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Emma’s Song: A Story of Love, Part 4

By Staff | Jul 26, 2016

The old sergeant, before leaving, told Emma about a few hospitals that treated soldiers who could not communicate. This gave Emma new hope of finding Paul. A few days after Christmas, she made her way to the local Red Cross office. She remembered, from her search while in Washington City, that the Army had tasked the Red Cross with organizing both combat field hospitals and permanent hospitals during and after the war. The Red Cross had the knowledge to treat large numbers of people when natural disasters displaced thousands or disease epidemics occurred. The Army had directed its attention to training troops and not undertaking such a task as dealing with mass injuries. When war came, the Army concentrated on drafting skilled people they would need to care for the wounded near the front. The task of creating the hospital organizations with beds and supplies would be left to the Red Cross.

Emma sat all day in the lobby of the Red Cross field office waiting to see the head administrator. Finally, near five o’clock, a tired looking doctor, and a nurse in a heavily starched uniform, came into the waiting room.

“Mrs. Nobel, we have contacted the main office of our organization,” said the doctor.

“You have to understand there are thousands of men that have returned home during and after the war. It is a daunting task to get the information to the families. Why, just last week two hospital ships came into New York with over seven thousand injured. The main office has not received the list of those onboard yet,” he added.

“Mrs. Nobel, I will have to tell you that those on board were first treated in field hospitals and the Red Cross would have contacted their families weeks ago. If your husband has been identified among the injured, you would have been contacted by our organization or the Army. I am sorry, but I am not sure what we can do for you. There are just so many.”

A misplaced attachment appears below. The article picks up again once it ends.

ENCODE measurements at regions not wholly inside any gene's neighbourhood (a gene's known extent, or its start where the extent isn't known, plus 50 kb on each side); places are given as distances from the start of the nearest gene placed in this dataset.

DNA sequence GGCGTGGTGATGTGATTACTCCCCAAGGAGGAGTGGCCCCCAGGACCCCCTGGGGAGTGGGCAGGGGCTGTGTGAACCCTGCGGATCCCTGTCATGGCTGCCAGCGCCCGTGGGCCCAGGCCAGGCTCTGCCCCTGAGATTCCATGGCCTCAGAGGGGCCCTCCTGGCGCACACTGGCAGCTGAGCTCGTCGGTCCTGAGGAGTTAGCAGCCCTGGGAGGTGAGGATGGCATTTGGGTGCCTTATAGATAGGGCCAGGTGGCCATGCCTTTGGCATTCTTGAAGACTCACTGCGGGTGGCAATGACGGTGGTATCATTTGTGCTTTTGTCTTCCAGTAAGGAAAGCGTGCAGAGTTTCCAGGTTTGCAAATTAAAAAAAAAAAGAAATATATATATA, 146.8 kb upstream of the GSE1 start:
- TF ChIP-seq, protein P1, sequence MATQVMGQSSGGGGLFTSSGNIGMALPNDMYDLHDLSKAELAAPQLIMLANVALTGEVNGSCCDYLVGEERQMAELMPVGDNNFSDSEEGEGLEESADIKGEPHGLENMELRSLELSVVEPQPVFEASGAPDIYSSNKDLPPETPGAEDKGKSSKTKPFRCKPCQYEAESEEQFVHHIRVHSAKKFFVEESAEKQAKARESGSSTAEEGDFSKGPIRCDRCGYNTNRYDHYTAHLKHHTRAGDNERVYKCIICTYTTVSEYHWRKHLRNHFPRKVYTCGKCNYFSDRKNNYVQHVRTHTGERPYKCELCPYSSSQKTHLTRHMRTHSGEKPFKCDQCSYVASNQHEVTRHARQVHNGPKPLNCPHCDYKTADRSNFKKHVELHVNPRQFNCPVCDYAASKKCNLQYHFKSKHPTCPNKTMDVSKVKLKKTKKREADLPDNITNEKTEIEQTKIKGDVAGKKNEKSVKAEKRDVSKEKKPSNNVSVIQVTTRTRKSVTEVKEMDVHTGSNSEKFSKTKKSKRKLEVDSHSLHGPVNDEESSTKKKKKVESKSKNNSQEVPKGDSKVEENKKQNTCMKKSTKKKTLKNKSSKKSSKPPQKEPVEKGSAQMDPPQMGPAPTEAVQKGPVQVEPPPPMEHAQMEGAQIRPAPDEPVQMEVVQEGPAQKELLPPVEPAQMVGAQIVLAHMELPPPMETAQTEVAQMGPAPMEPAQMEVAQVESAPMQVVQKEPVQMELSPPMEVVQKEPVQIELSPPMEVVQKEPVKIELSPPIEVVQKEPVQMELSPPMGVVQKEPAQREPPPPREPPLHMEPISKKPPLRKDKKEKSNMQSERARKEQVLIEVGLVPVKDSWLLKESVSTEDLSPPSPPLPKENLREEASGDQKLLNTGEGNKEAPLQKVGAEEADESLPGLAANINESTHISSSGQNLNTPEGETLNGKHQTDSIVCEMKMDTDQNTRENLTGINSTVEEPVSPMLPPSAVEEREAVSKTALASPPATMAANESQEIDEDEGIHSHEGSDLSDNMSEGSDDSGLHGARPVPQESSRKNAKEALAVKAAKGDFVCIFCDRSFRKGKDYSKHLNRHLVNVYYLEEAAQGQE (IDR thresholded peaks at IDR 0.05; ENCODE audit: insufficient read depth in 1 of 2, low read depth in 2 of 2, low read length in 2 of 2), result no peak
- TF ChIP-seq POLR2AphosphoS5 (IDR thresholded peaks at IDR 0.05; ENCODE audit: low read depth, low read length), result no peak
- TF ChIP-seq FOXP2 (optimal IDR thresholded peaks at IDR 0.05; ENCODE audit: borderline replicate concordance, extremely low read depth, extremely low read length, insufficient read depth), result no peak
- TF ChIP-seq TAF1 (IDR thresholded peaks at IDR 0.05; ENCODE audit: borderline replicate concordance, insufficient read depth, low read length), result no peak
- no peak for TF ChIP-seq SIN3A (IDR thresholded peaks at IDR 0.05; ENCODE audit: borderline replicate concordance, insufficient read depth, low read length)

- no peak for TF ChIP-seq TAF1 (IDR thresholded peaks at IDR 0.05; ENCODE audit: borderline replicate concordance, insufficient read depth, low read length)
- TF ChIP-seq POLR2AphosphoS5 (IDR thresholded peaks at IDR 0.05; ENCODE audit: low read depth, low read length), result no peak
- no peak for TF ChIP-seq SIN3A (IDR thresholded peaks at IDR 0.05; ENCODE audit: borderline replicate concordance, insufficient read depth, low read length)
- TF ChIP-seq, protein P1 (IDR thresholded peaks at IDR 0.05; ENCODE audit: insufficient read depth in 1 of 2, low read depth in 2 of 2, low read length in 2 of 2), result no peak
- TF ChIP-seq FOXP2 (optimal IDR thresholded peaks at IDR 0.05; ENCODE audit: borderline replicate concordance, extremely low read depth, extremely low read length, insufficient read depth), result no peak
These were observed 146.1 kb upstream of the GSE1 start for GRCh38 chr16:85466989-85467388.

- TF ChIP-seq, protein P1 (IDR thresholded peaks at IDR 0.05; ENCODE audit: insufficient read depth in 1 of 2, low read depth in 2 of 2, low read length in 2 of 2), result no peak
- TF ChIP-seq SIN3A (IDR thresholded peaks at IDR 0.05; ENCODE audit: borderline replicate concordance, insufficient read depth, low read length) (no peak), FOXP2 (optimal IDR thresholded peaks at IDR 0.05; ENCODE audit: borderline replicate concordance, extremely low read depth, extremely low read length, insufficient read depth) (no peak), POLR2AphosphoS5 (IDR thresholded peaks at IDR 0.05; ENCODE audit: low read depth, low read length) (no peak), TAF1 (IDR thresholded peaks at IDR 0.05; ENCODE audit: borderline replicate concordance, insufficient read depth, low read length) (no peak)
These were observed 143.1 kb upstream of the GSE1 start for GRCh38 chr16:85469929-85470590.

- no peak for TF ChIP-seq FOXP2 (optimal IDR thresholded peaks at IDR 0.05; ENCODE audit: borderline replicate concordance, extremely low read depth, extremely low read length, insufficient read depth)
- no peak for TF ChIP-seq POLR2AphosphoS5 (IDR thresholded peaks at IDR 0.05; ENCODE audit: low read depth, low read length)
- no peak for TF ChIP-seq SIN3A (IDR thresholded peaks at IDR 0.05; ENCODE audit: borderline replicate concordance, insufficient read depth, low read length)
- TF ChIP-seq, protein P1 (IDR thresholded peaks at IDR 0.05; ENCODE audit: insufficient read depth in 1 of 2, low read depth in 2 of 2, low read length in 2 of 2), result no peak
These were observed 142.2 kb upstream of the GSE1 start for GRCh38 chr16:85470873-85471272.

Emma sat down and removed the yellowing note from her purse. She carefully unfolded it.

She looked up at the doctor as tears streamed down her cheeks.

“Please read this,” she asked. “My husband was lost in June 1917. I have not heard a word until his sergeant brought me this note. I know he is alive. I just know it. I would know if he were dead.”

The doctor carefully studied the short note and handed it back as he kneeled down in front of her.

“Mrs. Nobel, I thought you were looking for someone lost in the last few months of the war. Your husband has been gone for a very long time. I’m sorry, but since your husband went missing, there have been nearly 116,000 soldiers killed or missing in France.”

The doctor continued, “Influenza killed nearly as many as were killed in action. Some were buried in foreign cemeteries and some are just missing. I am afraid your husband is one of those who maybe listed as missing. The truth, you may never know what became of him.” He took her hand.

She wiped her eyes and looked at the doctor.

“I will not believe he is dead until I check every ward and every hospital I can find. Someone has to know something, and I am going to find them,” she said.

The doctor said nothing for a few moments and then the nurse touched his shoulder, asking “Sir, what about the hospital near Allentown. Weren’t the wounded from prison camps at the wars end sent there? I heard some of the men had been there since the beginning of the war?”

Again the doctor paused, “Yes, they brought back some of the badly injured, but still the Red Cross would have notified the families. It is not like they would know any more than we do.”

Emma took the doctors hands and held them as tears streamed down her face.